What do household furniture items, funky books, and trash wood have in common? They can all help you save some serious space by creating beautiful and functional shelving. Unfortunately, they also take up a lot of landfill real estate, per The New York Times. But why take objects that are destined to be trashed and plaster them on your walls? We want to ask you, why not? The EPA reports that in 2018, over 12 million tons of furniture-related trash was produced (up almost 10 million tons from 1960). A majority of this municipal solid waste (MSW) includes basic household furnishings like mattresses, tables, chairs, and sofas, to name a few.
When it comes to creating unique wall storage, the bigger your imagination, the better. So if you pride yourself on thinking in different sounds and hearing different colors, then this repurposing project has your name written all over it. The goal of creating unique shelving out of "potential garbage" is to think sustainably and give items a second (or third) chance at life ... and a more permanent home. It should also inspire you to see the world in a different light and find beauty in what others might call icky. The best part is that you probably have at least one of the following items currently in your possession. So if inspiration is what's stopping you from creating some eco-friendly shelf art, don't let it. Keep reading for some fun and relatively simple shelving ideas. glass bolt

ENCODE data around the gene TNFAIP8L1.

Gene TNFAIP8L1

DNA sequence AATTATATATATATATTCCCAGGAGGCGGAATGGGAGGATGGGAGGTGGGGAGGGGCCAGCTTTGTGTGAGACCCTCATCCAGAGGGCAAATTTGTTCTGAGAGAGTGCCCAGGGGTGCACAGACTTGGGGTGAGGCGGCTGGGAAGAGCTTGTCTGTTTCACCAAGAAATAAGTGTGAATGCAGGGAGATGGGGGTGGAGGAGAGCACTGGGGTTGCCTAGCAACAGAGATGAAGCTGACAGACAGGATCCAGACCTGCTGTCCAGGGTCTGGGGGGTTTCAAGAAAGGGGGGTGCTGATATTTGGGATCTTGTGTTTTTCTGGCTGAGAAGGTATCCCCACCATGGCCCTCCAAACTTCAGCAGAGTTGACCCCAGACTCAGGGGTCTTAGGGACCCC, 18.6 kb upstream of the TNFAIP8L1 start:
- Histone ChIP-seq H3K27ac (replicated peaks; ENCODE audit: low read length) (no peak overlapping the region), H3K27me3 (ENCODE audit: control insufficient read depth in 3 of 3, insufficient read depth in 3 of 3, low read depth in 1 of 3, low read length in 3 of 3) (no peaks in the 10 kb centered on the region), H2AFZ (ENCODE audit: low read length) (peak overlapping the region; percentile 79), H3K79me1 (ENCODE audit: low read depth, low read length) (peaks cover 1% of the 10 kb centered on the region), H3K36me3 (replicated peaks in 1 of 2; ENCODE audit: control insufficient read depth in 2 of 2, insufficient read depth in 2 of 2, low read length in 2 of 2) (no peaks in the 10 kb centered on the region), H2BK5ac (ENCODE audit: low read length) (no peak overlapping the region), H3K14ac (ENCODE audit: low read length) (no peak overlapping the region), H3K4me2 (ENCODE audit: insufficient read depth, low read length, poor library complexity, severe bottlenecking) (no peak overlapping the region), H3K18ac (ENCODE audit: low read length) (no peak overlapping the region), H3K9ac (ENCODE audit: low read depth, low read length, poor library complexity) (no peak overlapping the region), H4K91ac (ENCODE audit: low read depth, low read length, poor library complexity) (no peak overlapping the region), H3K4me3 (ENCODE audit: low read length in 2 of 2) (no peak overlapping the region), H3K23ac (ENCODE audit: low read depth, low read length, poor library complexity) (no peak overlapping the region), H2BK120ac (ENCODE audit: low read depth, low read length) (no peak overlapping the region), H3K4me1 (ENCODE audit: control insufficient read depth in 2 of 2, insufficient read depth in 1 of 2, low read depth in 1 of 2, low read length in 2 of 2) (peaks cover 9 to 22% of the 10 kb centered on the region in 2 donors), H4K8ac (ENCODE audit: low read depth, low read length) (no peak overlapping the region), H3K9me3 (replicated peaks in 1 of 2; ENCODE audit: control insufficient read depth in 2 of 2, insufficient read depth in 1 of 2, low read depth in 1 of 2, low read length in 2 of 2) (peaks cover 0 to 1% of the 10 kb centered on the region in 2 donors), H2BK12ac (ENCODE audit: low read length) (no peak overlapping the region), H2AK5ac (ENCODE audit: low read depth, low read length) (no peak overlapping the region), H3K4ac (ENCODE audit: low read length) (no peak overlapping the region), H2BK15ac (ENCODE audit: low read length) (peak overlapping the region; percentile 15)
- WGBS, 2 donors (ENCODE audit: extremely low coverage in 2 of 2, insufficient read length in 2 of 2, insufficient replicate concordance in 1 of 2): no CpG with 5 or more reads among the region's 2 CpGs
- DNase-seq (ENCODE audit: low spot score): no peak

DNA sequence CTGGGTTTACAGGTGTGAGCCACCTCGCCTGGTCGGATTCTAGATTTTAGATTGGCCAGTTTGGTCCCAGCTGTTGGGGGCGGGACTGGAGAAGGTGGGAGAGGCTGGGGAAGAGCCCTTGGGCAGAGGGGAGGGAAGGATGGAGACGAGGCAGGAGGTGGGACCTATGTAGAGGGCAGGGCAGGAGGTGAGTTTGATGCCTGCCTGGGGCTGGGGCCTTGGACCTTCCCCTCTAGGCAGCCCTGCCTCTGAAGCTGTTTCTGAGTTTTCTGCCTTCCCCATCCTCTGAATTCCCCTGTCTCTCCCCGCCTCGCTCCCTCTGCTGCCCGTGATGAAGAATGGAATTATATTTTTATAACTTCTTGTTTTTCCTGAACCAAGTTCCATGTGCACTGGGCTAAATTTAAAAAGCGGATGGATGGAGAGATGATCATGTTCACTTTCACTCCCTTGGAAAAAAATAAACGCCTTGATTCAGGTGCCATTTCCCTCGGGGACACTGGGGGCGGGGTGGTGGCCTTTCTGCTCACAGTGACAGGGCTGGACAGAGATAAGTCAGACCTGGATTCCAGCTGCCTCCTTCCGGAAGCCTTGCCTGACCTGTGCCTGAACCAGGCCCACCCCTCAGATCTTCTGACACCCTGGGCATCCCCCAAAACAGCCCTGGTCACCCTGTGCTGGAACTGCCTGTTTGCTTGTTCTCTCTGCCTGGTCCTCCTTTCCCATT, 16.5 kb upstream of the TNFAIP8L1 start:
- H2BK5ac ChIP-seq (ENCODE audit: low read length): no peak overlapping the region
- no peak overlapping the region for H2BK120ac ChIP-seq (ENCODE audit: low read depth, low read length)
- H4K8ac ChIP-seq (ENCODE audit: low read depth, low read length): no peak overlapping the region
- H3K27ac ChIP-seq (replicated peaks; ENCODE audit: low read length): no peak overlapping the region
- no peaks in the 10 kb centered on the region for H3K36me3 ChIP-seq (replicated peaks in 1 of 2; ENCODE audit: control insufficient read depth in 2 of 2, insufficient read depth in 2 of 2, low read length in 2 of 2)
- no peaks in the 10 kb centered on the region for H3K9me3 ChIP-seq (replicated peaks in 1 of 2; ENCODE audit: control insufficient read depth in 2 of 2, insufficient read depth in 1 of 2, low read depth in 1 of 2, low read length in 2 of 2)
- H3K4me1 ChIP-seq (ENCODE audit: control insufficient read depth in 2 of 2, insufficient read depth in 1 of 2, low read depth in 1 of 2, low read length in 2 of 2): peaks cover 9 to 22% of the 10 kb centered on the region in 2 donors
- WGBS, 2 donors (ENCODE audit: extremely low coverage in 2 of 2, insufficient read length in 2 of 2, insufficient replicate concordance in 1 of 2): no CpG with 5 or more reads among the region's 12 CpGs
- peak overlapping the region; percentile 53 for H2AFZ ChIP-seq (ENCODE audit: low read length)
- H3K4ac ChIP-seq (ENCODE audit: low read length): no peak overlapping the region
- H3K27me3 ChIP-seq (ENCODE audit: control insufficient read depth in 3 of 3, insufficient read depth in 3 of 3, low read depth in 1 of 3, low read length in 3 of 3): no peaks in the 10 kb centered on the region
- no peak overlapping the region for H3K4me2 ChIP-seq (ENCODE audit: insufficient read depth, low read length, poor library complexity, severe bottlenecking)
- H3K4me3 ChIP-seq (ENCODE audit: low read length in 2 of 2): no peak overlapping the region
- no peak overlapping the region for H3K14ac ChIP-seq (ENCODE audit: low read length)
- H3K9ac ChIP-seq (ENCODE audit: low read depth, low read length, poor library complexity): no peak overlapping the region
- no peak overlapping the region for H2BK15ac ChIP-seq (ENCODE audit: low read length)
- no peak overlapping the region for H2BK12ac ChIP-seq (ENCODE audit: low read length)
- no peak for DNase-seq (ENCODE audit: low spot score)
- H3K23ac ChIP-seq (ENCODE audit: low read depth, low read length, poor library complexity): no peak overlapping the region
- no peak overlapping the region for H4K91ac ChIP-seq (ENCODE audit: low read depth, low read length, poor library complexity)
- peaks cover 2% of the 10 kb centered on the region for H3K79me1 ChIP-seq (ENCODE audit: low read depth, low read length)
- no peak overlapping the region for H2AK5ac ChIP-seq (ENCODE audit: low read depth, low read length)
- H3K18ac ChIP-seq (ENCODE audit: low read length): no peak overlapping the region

If you happen to have deteriorating books (or even nice ones to display) then it's time to repurpose them into your personal homage to literature. There are more than a few ways to make shelves out of books, but the floating shelf is by far the simplest. You'll need a hardbound book with its dust jacket and two L brackets, which you'll mount to your wall. Be sure to cut a few slits in the book jacket before you place the book on top. The best part is that you can switch out books whenever you'd like.
Moving out of state means that you're going to be left with at least one (or more) license plates that are rendered useless. Until you started reading this. License plates can be easily bent in an L shape to create small miniature display shelves. Hang them on a wall to show off small trinkets or on a fence in your backyard with votive candles for a funky, eco-chic mood atmosphere. IF you don't have any lying around, you can purchase vintage or out-of-state license plates online, or possibly find them at your local junkyard.
This works with any type of cordage, be it belts or rope. You'll need one piece of sanded plywood and two belts that are at least one inch wide. These don't have to be identical, either. Cut the belts so that they're the same length, and then make marks on the walls where you want your shelf to sit. Make sure to use drywall anchors so that your shelf stays where it's supposed to. Once your two belt "hooks" have been placed, slide in your board and you've got a belt shelf.